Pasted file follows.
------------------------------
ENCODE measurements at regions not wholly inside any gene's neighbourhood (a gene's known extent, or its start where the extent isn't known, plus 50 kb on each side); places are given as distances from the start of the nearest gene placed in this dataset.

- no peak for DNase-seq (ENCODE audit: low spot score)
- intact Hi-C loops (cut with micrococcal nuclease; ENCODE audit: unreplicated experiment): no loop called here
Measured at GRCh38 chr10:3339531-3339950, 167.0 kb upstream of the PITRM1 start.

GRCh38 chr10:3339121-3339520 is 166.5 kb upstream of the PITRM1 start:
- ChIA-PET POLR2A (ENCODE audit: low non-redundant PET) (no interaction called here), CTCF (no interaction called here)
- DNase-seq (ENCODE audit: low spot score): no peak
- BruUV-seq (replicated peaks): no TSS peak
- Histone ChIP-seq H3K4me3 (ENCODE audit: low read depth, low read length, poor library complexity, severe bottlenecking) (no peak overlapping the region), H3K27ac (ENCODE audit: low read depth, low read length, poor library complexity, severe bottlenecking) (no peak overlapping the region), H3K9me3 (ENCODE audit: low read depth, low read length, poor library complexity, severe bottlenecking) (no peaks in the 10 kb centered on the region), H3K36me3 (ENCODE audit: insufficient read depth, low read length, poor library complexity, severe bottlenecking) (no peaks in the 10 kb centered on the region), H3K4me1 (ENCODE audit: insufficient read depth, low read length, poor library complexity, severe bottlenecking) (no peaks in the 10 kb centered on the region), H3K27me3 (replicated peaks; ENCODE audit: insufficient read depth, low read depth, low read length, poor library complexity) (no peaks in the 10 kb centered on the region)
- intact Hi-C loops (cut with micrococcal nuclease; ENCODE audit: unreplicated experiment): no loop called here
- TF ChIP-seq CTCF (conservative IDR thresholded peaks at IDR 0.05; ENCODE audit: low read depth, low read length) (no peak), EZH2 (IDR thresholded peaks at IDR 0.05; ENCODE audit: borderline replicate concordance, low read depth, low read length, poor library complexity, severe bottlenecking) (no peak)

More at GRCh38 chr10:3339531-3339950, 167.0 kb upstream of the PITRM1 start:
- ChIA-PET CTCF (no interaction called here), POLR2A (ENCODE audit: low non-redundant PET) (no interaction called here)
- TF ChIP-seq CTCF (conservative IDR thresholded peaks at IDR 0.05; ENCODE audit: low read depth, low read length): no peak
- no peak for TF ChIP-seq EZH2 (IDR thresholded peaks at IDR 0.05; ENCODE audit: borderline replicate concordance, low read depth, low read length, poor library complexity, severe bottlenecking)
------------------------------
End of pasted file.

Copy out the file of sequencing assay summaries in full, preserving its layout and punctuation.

ENCODE measurements at regions not wholly inside any gene's neighbourhood (a gene's known extent, or its start where the extent isn't known, plus 50 kb on each side); places are given as distances from the start of the nearest gene placed in this dataset.

- no peak for DNase-seq (ENCODE audit: low spot score)
- intact Hi-C loops (cut with micrococcal nuclease; ENCODE audit: unreplicated experiment): no loop called here
Measured at GRCh38 chr10:3339531-3339950, 167.0 kb upstream of the PITRM1 start.

GRCh38 chr10:3339121-3339520 is 166.5 kb upstream of the PITRM1 start:
- ChIA-PET POLR2A (ENCODE audit: low non-redundant PET) (no interaction called here), CTCF (no interaction called here)
- DNase-seq (ENCODE audit: low spot score): no peak
- BruUV-seq (replicated peaks): no TSS peak
- Histone ChIP-seq H3K4me3 (ENCODE audit: low read depth, low read length, poor library complexity, severe bottlenecking) (no peak overlapping the region), H3K27ac (ENCODE audit: low read depth, low read length, poor library complexity, severe bottlenecking) (no peak overlapping the region), H3K9me3 (ENCODE audit: low read depth, low read length, poor library complexity, severe bottlenecking) (no peaks in the 10 kb centered on the region), H3K36me3 (ENCODE audit: insufficient read depth, low read length, poor library complexity, severe bottlenecking) (no peaks in the 10 kb centered on the region), H3K4me1 (ENCODE audit: insufficient read depth, low read length, poor library complexity, severe bottlenecking) (no peaks in the 10 kb centered on the region), H3K27me3 (replicated peaks; ENCODE audit: insufficient read depth, low read depth, low read length, poor library complexity) (no peaks in the 10 kb centered on the region)
- intact Hi-C loops (cut with micrococcal nuclease; ENCODE audit: unreplicated experiment): no loop called here
- TF ChIP-seq CTCF (conservative IDR thresholded peaks at IDR 0.05; ENCODE audit: low read depth, low read length) (no peak), EZH2 (IDR thresholded peaks at IDR 0.05; ENCODE audit: borderline replicate concordance, low read depth, low read length, poor library complexity, severe bottlenecking) (no peak)

More at GRCh38 chr10:3339531-3339950, 167.0 kb upstream of the PITRM1 start:
- ChIA-PET CTCF (no interaction called here), POLR2A (ENCODE audit: low non-redundant PET) (no interaction called here)
- TF ChIP-seq CTCF (conservative IDR thresholded peaks at IDR 0.05; ENCODE audit: low read depth, low read length): no peak
- no peak for TF ChIP-seq EZH2 (IDR thresholded peaks at IDR 0.05; ENCODE audit: borderline replicate concordance, low read depth, low read length, poor library complexity, severe bottlenecking)